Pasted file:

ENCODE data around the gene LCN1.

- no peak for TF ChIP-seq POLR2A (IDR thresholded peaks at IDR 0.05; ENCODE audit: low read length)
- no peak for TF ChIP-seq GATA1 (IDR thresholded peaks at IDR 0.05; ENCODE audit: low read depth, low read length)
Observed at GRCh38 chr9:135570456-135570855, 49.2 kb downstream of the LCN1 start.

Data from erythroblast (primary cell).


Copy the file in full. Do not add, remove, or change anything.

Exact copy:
ENCODE data around the gene LCN1.

- no peak for TF ChIP-seq POLR2A (IDR thresholded peaks at IDR 0.05; ENCODE audit: low read length)
- no peak for TF ChIP-seq GATA1 (IDR thresholded peaks at IDR 0.05; ENCODE audit: low read depth, low read length)
Observed at GRCh38 chr9:135570456-135570855, 49.2 kb downstream of the LCN1 start.

Data from erythroblast (primary cell).